More than 700,000 biomedical articles were published in 2009 and indexed in MEDLINE [1
]. At this rate, an internist like other medical specialists, in fact would have to read at least 20 scientific papers every day to keep up-to-date with this overwhelming number of yearly citations [2
]. To address this information explosion, different kinds of search engines, such as PubMed [3
] or HubMed [4
], for instance, supplement biomedical literature databases. These engines provide instant access to the biomedical literature. However, the large volume of available citations often leads to the retrieval of too many results. PubMed, for example, retrieves citations ordered by date, but this criterion is rarely the main attribute used to measure the relevance of a biomedical publication. In practice, users need to perform further filtering and query modifications to retrieve the results that best suit their personal needs which might not be listed on the first page of results.
Looking back to the early years of the pioneering information retrieval systems, the number of records was much more limited. Furthermore, exact word-matching was usually enough to find the specific document that a user was searching for [5
]. Nowadays, professionals require more advanced document indexation architectures and advanced natural language processing (NLP) techniques to handle the current information growth on the Web. To address this new situation, traditional information retrieval systems have evolved into modern search engines that can work in highly dynamic and large environments, e.g. Google [6
], Yahoo [7
] or Bing [8
The above search engines were initially based on simple keyword-based queries. However, such queries were not efficient enough given the increasing complexity of the structures and contents of the current Web. Thus, user-related data, i.e., user contexts, such as physical location or query and web history, for instance, had to be built into commercial search engines since relevance measures are different for each user [9
]. Regarding search engines for biomedical literature, recent efforts focused on improving citation retrieval from MEDLINE. For instance, systems such as HubMed [4
], highlights articles that contain the search terms within the title or abstract, or Relemed [10
] which uses sentence-level concurrence as a relevance metric for multi-word queries, askMEDLINE [11
] allows free-text, natural language queries or GoPubMed [12
] classify citations using Gene Ontology terms.
In other areas, the inclusion of user context information has improved the performance of search engines [13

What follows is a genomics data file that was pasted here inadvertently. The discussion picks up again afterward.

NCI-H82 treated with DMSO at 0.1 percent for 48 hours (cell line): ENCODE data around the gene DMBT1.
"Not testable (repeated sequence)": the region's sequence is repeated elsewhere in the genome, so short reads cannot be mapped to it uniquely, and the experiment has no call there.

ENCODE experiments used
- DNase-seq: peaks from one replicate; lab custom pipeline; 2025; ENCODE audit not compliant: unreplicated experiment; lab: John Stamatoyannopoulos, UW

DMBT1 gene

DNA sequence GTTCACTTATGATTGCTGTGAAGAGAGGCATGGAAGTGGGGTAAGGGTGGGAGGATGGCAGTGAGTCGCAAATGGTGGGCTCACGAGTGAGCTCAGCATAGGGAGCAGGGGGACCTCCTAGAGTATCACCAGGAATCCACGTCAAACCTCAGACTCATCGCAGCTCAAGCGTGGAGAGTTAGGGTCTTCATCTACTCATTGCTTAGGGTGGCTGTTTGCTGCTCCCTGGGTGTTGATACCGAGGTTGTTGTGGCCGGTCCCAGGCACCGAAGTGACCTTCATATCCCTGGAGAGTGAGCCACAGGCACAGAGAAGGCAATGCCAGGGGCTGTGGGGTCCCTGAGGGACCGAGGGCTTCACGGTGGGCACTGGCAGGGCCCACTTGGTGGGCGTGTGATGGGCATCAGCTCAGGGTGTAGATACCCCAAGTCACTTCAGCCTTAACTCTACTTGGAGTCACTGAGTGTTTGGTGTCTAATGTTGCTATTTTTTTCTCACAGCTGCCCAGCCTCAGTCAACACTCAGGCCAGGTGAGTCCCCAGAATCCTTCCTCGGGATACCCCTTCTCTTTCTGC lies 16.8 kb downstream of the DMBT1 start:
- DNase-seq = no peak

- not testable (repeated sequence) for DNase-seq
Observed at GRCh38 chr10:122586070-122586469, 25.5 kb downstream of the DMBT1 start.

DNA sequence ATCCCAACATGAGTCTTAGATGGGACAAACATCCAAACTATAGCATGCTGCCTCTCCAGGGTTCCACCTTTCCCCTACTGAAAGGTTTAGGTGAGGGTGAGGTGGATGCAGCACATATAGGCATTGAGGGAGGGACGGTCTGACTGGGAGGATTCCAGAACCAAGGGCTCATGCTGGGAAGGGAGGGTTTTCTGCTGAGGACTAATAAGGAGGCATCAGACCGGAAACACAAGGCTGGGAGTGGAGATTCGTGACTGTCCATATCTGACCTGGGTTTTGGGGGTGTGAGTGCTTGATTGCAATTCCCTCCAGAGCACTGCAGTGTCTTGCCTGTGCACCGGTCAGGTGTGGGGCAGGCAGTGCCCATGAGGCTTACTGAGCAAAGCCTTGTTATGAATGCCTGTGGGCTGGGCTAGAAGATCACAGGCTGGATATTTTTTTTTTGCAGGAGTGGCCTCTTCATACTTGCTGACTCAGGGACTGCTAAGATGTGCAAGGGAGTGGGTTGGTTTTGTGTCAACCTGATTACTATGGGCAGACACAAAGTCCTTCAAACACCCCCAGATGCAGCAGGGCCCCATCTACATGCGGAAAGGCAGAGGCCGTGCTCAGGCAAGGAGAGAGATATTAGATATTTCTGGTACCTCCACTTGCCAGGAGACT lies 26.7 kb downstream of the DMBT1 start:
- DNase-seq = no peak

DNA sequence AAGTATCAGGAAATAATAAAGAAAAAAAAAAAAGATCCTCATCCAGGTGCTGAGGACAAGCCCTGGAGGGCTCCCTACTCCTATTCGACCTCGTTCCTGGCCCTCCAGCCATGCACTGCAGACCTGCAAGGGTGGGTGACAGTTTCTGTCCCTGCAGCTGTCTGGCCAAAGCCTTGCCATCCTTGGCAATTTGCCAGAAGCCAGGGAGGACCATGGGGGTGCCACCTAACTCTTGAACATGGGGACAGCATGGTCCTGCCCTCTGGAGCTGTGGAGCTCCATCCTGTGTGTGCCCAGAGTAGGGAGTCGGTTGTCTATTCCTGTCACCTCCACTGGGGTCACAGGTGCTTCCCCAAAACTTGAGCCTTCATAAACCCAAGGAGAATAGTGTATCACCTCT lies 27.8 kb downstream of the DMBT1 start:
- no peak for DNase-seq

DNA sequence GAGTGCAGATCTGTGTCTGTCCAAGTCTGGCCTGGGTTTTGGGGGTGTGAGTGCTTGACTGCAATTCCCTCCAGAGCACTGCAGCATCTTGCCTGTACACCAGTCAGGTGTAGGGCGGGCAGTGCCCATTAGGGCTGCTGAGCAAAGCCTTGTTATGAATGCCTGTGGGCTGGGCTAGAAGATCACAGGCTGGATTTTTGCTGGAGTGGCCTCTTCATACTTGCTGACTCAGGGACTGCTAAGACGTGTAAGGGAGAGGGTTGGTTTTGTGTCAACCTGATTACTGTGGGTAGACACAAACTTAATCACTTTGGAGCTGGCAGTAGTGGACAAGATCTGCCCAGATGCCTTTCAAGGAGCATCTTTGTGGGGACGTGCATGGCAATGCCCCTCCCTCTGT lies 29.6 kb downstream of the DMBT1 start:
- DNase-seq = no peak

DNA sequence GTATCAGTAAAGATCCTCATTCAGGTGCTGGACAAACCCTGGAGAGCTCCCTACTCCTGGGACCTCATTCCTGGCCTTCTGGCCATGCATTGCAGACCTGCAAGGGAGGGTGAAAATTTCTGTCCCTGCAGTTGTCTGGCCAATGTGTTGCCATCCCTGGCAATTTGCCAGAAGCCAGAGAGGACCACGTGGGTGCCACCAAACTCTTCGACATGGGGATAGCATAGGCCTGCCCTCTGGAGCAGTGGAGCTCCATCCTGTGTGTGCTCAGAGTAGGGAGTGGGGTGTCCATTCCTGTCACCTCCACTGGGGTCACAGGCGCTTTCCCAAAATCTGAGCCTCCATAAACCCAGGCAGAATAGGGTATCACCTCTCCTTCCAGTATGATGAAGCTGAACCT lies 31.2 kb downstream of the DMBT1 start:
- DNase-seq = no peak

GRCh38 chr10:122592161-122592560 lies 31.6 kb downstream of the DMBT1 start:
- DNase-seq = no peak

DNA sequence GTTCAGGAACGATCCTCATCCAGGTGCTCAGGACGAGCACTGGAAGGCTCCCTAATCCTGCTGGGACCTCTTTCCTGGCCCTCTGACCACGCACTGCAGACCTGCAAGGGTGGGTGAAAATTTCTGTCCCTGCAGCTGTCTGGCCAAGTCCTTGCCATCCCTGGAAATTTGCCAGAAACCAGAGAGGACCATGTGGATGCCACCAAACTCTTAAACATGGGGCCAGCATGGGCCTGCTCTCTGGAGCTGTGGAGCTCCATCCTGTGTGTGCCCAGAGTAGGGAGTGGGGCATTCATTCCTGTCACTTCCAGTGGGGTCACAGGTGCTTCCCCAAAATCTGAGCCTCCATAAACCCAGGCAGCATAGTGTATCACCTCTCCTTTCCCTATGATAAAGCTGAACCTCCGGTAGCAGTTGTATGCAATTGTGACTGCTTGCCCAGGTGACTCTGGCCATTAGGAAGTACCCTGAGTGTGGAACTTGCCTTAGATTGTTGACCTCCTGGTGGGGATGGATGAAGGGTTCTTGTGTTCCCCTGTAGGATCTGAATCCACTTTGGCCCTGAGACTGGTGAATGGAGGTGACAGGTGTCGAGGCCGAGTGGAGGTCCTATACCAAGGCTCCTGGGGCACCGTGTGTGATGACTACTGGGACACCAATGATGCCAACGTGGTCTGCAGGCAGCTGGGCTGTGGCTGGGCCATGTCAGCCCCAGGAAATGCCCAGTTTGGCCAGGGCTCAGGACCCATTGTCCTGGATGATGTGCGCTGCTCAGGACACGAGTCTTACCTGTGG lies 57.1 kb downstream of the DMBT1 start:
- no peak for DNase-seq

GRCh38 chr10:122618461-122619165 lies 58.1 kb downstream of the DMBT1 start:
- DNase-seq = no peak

]. For instance, IntelliZap [15
] addresses textual contexts. The input for this search engine tool is a set of keywords and a text based on natural language, whereas the output is a number of results, also related to the textual context. Other information retrieval systems can personalize their results according to user history [16
], ontological knowledge [18
] or user profiles [20
], e.g., to perform different result rankings depending on user profile clusters [21
In clinical practice, it is worthwhile examining a similar approach, i.e., considering user context information for retrieval purposes. For clinical applications, we might use information available within hospital information systems (HIS) and electronic health records (EHR) [22
], for instance. In this regard, projects such as MorphoSaurus [23
] and others [24
] focused on concept-based and semantic approaches to improve medical information search and retrieval. InfoButtons [25
] have been widely used to provide links to online resources from EHRs with MEDLINE among these resources [26
]. However, there is still a lack of tools performing complex queries to retrieve biomedical literature. The process of query building, incrementally including terms for advanced filtering, is usually performed manually. We developed CDAPubMed to address this issue, aiming to provide a tool to semi-automatically build such complex queries.
The objective of CDAPubMed is to use the contents of EHRs to provide additional information for improving and personalizing biomedical literature searches. For instance, let us assume that there is a clinician searching biomedical citations for a given disease in a particular patient. The traditional process would be to access PubMed and search all the relevant citations by typing the specific keywords that the clinician considers most relevant for this case. After an initial usually generic search, he or she needs to reduce the scope of the search by using more specific terms related to a particular patient, until he or she finds the most relevant citations. This is usually a multi-step process and can, in fact, be tedious and time-consuming. In contrast, we suggest that the use of automated techniques can help this clinician to automatically find and filter these results, by linking citations with specific terms from the EHR that can be used to refine and improve query precision.
Following this approach, CDAPubMed is intended to help clinicians, researchers or other users to retrieve publications focused on their patients. When a user enters an EHR and a disease, the tool suggests and selects keywords within the EHR to filter the results. To accomplish this objective, the tool has to implement two main tasks: (i) automatic analysis of the EHR to identify relevant terms for literature retrieval, and (ii) generation of search engine queries to retrieve publications related to the EHR. Here we report our experience in developing CDAPubMed (available at http://porter.dia.fi.upm.es/cdapubmed/
), and results showing its potential for EHR-based retrieval of biomedical literature.